Later in life, Bob re-discovered another passion: singing. Singing in high school plays, Bob went on to join a quartet called Area Code 519 and joined the Hilltop Singers in Fergus and was the lead singer in the Royal City Ambassadors. In 1995, Bob also became a part of a gospel quartet called The Journeymen. 

Bob performed on local stages, including Guelph's River Run Centre, and for special ceremonies, nursing homes and funerals. Larry said his fondest memories of his father involve him singing.

“He was really good at it too. He was a good singer, and people noticed it,” said Larry. "One of the fond memories we have as a family is my dad renovating a camper van, and driving it across the country, and I remember that he sang, he sang all the time in the camper van.”

While Bob had no formal training, Kelly mentions Bob shifted from physical pursuits to singing after experiencing a heart attack at the age of 48 and undergoing a quadruple bypass surgery.

“He kind of discovered his voice after he got sick, and that was probably the best thing that ever happened to him," said Kelly. "He was the healthiest, I think, after he had his heart attack because he was singing.

“He had a tremendous voice. It was pretty silky, if I do say so myself.”

While he no longer played fastball, Bob could often be found cheering on his sons in different arenas at AAA hockey games, Ontario Junior Hockey League games and university games.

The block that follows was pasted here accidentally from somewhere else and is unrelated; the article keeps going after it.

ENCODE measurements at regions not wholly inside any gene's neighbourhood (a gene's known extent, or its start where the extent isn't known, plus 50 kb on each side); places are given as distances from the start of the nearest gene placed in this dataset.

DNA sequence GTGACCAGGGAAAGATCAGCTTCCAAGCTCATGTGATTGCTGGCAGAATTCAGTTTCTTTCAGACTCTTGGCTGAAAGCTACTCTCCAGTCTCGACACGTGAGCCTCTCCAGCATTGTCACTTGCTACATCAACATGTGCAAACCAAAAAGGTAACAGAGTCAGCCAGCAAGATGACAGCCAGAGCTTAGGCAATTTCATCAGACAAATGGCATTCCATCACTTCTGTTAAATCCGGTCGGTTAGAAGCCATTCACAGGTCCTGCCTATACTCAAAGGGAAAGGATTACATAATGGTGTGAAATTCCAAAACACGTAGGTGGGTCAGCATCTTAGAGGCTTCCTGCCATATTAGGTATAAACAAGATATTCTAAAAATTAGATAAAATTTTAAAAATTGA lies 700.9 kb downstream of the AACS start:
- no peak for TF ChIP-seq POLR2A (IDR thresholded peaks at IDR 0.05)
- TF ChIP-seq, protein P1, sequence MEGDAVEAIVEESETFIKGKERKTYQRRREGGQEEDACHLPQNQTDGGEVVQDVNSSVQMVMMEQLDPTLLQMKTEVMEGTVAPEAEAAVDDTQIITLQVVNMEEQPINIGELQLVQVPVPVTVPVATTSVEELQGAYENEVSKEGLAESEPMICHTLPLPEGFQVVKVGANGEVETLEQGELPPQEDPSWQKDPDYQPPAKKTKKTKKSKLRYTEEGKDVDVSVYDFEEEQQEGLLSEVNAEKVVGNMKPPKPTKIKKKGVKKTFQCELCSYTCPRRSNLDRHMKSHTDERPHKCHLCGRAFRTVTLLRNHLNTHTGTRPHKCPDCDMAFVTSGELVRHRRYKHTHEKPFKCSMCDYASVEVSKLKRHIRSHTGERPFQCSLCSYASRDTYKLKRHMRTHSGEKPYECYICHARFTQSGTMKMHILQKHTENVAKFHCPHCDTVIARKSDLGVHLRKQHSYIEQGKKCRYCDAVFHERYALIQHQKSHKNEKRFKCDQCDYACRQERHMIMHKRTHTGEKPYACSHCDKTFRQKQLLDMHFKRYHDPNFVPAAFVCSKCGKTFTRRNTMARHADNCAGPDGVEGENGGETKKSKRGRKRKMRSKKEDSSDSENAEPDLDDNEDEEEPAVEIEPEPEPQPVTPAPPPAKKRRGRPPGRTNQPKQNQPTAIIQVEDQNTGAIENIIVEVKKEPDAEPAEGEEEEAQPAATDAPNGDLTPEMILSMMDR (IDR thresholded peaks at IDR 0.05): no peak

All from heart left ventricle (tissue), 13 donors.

“Mom and dad would follow us to the rinks as much as they could,” said Kelly. “The influence of sports was very much a part of his life as much as it was ours.”

After retiring from Bell, Bob and Pauline moved to Fergus and became active grandparents to their six grandchildren and two great-grandchildren. The family would also gather together on a property located near Foleyet, Ontario, nicknamed 'Camp Buck.' Part of a nature reserve, Bob enjoyed spending time there.

“That became a bit of a family legacy," Larry said of Camp Buck. "That was a really special spot for him and it was important for him to have family come together, and that is a part of his life that is special."

Near the end of his life, Bob remained independent until he experienced a heart attack in 2021, and later moved into Heritage River Retirement Residence. All three sons were able to see Bob before he passed away on Feb 6.

The family held a celebration of life, where pre-recorded clips of Bob singing played at the gathering.

"We selected a number of songs to play at the actual celebration of life, and that made it extra special because it felt like he was around," said Larry.

Craig mentions many songs had a lot of meaning for Bob in relation to his family. One song Bob enjoyed was What A Wonderful World, because he believed everyday was one.

“You didn’t hear negativity from Dad, you heard positive, and I don’t know if him and mother decided to keep all that negative talk away from his kids, but he was a person with a smile all the time, a hand out helping, and just enjoyed every day he possibly could. He was always like that.”